after all the terrible things i do
Time Out says
A bookstore owner and a young writer forge a friendship that dredges up dark pasts.
This 2014 two-hander by A. Rey Pamatmat (Edith Can Shoot Things and Hit Them), receiving its Chicago premiere in a smart and keenly acted About Face Theatre production, takes its title from Frank O’Hara’s poem “Poem.” Daniel (Colin Sphar), a recent college grad, is a little bit “obsessed” with O’Hara’s work, he tells Linda (Lisa Tejero), the owner of the bookstore in Daniel’s hometown where he’s come to apply for a job.
Daniel’s returned to the small Midwestern town he left in 7th grade when his parents got divorced, despite having lived in Chicago for the last ten years. He tells Linda he’s seeking peace and quiet while he works on his first “real” novel, which tells parallel stories of O’Hara and his sometime lover Joe LeSueur and a fictional, contemporary young gay man who’s fallen in love with his former childhood bully. Linda believes Daniel’s running away from something, and she’s also convinced his work-in-progress is a roman à clef. She’s onto something, but it’s not exactly what she thinks.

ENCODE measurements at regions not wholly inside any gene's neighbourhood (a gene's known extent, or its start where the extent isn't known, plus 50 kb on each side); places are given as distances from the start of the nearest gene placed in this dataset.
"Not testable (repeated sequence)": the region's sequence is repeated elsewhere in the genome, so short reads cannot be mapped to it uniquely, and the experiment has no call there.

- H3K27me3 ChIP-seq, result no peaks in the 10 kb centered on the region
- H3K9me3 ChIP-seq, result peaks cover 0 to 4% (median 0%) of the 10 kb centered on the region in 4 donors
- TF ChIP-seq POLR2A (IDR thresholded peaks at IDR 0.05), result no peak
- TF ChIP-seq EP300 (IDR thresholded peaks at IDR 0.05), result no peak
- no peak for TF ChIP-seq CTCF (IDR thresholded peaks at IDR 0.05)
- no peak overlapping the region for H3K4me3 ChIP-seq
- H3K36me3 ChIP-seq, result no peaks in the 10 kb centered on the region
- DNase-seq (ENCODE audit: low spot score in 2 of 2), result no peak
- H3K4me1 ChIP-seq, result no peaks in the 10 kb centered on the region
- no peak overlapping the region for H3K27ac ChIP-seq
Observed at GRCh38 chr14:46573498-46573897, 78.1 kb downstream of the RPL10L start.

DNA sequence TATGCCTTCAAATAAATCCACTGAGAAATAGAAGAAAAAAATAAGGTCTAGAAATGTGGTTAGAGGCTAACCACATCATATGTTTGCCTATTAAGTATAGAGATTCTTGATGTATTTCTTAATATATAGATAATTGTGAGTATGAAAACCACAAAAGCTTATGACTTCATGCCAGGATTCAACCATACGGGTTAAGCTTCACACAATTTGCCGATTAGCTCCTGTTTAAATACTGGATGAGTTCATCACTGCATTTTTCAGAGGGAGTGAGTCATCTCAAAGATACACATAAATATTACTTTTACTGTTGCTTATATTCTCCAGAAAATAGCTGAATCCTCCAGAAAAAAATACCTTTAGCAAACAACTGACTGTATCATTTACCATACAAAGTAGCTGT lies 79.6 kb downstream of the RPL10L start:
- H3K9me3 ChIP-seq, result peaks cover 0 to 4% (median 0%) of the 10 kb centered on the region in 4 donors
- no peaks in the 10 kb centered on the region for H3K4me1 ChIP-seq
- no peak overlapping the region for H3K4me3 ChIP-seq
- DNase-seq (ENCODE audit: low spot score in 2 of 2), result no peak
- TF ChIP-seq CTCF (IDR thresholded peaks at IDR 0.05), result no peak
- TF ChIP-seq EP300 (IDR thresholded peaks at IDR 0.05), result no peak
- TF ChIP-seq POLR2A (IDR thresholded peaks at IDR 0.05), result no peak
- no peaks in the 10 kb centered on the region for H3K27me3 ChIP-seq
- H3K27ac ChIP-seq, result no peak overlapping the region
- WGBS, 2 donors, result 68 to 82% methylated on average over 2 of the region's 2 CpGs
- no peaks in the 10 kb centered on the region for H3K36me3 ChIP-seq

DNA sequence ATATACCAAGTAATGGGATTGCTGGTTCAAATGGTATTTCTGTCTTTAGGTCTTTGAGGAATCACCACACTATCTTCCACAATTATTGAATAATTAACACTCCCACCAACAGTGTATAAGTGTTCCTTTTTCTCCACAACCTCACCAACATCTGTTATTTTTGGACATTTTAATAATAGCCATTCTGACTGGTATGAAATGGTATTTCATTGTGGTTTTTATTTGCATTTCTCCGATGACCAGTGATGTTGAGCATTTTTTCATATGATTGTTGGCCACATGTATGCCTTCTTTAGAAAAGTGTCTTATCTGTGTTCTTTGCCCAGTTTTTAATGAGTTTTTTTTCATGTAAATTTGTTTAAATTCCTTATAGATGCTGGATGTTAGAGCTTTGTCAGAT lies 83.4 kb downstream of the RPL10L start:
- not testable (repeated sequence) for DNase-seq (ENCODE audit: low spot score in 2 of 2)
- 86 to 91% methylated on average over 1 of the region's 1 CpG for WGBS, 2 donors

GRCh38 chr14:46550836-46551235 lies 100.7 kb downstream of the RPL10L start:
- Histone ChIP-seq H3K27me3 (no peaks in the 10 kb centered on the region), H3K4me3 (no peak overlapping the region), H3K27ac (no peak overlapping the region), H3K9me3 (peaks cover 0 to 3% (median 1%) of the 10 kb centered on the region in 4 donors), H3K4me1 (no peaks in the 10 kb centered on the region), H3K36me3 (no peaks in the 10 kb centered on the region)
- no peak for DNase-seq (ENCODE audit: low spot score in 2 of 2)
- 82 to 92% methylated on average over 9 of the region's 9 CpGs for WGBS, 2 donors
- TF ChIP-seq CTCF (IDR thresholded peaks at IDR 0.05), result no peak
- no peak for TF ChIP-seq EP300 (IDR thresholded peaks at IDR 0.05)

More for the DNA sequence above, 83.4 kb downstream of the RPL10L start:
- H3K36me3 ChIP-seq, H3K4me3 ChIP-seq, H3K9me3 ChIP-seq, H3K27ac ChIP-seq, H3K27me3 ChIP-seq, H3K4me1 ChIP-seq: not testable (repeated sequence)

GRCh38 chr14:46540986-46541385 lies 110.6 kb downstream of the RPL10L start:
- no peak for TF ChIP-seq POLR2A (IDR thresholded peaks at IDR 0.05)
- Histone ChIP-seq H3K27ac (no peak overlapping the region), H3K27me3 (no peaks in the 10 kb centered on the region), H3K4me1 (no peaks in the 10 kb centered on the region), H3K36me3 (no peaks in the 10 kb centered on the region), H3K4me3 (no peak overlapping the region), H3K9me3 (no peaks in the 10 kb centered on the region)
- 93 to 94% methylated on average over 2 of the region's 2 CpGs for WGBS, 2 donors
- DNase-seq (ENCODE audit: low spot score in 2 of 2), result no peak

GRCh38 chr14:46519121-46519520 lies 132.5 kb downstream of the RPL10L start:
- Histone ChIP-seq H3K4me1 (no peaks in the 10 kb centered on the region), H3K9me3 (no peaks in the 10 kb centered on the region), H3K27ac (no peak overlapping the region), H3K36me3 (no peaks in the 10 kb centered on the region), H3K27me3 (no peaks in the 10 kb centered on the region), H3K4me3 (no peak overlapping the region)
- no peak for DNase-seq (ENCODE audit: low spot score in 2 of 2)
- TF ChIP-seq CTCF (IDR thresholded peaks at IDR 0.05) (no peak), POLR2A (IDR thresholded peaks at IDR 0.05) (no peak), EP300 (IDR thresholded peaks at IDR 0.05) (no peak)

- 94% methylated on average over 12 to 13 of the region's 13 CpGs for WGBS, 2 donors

Pamatmat unveils surprising connections between the two as they open up to one another over the course of several weeks (though we can see some of the reveals coming before the characters do). Sphar charms and convinces as the tightly wound Daniel, whose relationship with his own sexuality clearly is more complicated than he presents; Tejero is wonderfully detailed as her drawing out of Daniel’s story touches raw nerves of her own. Staged by About Face artistic director Andrew Volkoff on Chelsea M. Warren’s cozy bookstore set, after all the terrible things i do, like O’Hara’s “Poem,” is a quietly evocative consideration of forgiveness.
About Face Theatre at Theater Wit. By A. Rey Pamatmat. Directed by Andrew Volkoff. With Colin Sphar, Lisa Tejero. Running time: 1hr 40mins; no intermission.